Ederson's 1v1s, Ramsdale's Spread, And Flaring Tempers: Analysing The Derby Weekend

By Sam Hudspith

News • Jan 17, 2023

Ederson's 1v1s, Ramsdale's Spread, And Flaring Tempers: Analysing The Derby Weekend

What can we learn from the key goalkeeper moments across a weekend of controversial derby games? 

They may not have been confined to a classic Super Sunday showing, but a weekend comprising both the Manchester and North London derbies always promises to deliver. Across Saturday 14th and Sunday 15th, the red and blue halves of Manchester clashed at Old Trafford, whilst it was red and white that went head to head at the Tottenham Hotspur Stadium.

David De Gea vs Ederson. Aaron Ramsdale vs Hugo Lloris. Over 1000 Premier League appearances between the four goalkeepers on either pitch across the weekend. No novices. 

But the two matches that saw Erik ten Hag's side strengthen their hold on a Champions League spot and Mikel Arteta's widen their lead at the top of the table to eight points weren't plain sailing run outs - especially not for the men between the sticks. Then again, life in goal rarely is. 

Saturday served up another VAR controversy. Marcus Rashford's apparent interference with play before Bruno Fernandes stroked the ball past Ederson to bring Manchester United level awakened new criticism of the usage of the video assistant referee, but for Dr John Harrison, it was Ederson's action that caught the eye. 

Ederson's fairly high starting position and the direction of Fernandes' run meant that a shot which is scored around a third of the time nearly doubled in xG probability. Given the covering defenders and the position of the shot, Ederson's decision to engage early and attempt to cut the angle actually increases the likelihood of the striker scoring.  

True, Rashford's goal arguably shouldn't have counted. Nonetheless, Dr Harrison highlighted a trend in Ederson's game. To the non-goalkeeping eye, Ederson's part in the goal may have seemed inconspicuous, but the effect that he had on City's loss was quantitatively significant. 

United's first goal wasn't the only Ederson-related talking point during the derby, however. In the first half, he rushed off his line in an attempt to meet a ball being chased by Marcus Rashford. The pitfalls and merits of his decision to commit to coming off his line are again debatable. It was most likely the wrong decision to attempt to sweep (although, in a goalkeeper hardwired as Ederson is, it's not surprising that he aimed to defend on the front foot), but given that he'd decided to attempt to sweep, he had to commit to it fully.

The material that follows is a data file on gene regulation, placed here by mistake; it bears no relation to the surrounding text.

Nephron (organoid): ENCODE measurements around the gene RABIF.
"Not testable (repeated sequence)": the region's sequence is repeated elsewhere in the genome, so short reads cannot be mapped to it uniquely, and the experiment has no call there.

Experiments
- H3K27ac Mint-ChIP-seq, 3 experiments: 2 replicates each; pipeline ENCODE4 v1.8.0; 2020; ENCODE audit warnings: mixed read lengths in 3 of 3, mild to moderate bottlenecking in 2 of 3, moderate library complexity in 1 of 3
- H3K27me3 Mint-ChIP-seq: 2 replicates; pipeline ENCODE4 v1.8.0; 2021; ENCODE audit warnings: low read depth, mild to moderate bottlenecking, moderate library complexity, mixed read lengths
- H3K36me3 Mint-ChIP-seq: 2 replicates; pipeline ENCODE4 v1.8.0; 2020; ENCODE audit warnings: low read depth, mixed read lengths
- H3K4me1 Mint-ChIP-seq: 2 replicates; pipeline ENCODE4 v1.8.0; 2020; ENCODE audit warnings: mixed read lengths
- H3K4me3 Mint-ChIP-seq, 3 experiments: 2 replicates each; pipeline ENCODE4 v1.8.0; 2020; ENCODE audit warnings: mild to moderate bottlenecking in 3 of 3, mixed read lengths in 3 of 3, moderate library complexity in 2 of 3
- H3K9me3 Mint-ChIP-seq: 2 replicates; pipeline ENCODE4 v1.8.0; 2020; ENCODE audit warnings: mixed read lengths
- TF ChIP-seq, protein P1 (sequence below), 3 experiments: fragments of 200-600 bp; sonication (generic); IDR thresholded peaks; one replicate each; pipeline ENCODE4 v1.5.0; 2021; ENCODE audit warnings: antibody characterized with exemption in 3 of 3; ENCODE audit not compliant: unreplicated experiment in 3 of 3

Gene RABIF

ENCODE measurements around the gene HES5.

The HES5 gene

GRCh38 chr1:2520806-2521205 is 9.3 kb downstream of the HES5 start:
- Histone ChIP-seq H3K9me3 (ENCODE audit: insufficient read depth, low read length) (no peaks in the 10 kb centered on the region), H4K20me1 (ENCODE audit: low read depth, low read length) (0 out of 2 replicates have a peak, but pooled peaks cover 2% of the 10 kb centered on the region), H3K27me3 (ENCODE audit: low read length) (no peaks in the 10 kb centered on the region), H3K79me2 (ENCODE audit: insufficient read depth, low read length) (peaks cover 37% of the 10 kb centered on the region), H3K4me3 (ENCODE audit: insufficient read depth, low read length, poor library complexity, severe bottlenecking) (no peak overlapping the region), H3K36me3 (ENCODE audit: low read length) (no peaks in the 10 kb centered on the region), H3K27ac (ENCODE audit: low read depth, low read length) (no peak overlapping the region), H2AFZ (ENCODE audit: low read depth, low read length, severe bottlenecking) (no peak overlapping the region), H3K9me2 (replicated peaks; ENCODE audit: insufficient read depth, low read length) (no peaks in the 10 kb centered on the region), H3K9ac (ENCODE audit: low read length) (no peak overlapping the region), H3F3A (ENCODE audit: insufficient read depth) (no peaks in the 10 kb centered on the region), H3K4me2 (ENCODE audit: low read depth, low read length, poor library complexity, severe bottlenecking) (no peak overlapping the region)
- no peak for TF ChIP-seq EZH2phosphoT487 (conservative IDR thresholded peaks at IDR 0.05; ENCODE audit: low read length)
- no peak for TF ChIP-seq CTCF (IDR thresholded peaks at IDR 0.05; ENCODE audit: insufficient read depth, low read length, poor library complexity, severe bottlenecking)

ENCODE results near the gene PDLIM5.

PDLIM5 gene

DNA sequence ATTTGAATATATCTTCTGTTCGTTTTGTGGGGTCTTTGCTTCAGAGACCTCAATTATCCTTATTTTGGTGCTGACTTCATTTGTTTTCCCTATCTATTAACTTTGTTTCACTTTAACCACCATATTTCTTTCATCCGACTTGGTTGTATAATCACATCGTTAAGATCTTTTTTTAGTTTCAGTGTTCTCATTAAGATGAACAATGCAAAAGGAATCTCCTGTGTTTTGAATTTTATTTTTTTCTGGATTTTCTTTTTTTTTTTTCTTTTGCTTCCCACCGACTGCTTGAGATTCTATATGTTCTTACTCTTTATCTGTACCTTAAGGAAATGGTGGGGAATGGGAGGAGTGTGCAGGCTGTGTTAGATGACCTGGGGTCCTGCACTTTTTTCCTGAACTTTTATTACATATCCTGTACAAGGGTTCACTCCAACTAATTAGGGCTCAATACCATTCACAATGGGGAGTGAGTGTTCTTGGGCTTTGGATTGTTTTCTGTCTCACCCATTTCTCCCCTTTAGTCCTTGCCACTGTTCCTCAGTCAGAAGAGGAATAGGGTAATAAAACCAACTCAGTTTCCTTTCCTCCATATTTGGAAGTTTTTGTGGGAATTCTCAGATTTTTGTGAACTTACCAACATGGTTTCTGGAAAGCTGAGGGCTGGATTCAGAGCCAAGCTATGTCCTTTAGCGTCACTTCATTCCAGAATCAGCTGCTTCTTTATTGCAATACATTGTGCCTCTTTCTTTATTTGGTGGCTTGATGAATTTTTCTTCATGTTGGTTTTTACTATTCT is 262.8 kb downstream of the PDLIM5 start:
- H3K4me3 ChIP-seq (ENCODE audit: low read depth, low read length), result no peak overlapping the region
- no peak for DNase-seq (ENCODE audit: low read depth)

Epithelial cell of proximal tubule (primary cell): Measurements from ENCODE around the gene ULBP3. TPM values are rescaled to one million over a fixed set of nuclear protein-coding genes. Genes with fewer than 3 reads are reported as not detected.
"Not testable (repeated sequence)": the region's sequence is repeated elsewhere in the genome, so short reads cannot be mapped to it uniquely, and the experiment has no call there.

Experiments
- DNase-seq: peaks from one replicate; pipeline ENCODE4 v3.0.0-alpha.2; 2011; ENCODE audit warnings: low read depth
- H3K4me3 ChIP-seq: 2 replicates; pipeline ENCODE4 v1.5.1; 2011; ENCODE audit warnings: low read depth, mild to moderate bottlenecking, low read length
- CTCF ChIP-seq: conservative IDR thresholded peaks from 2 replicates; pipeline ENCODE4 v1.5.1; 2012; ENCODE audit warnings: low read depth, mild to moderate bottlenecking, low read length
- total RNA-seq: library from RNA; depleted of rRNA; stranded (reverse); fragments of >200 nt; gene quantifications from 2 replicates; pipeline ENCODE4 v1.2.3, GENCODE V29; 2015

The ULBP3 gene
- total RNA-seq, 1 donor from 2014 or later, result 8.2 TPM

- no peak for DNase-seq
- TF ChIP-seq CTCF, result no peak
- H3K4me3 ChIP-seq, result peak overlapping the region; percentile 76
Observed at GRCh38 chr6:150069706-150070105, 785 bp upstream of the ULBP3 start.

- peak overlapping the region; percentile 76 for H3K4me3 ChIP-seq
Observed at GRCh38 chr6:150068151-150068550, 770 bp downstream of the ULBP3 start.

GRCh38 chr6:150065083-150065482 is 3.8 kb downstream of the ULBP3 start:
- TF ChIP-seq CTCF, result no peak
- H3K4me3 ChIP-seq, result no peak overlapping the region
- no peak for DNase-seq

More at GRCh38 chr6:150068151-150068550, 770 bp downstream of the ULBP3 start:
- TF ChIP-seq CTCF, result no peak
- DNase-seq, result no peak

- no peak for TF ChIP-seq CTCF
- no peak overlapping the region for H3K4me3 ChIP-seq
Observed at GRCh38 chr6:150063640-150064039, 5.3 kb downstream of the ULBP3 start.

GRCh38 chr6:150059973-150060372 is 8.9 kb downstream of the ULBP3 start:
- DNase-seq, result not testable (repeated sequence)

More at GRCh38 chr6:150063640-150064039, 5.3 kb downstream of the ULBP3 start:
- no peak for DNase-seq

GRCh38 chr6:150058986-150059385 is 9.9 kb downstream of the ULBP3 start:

If Ederson had changed his mind and begun to retreat as Rashford latched onto the ball, he'd have forced himself off balance and also allowed Rashford a more direct angle of run into the box. By committing to his decision, Rashford arguably positively effects play, in relative terms, despite his initial error. Nonetheless, had Rashford been on his right foot, you'd image Ederson would have been left red faced. 

Ederson's decision to rush off line did increase the xG of Rashford's chance, but only by around 10% - 27% to 38%. 

Dr Harrison also pointed out a weak distribution performance from Ederson's opposing number David De Gea. The Spaniard was involved in 41 distribution events with an expected xG outcome of +0.02, but his action led to an actual xG outcome of -0.11 - an overall net negative of -0.13. Nine of the 41 events ended up with a concession of possession in United's own half, owing to the negative xG. 


Sunday's tie in North London brought another contentious moment on the pitch, and some unsavoury scenes after the final whistle. Arsenal's 2-0 victory left a sour taste in the mouth for Hugo Lloris and the home contingent, and the Frenchman's role in the opening goal was detrimental.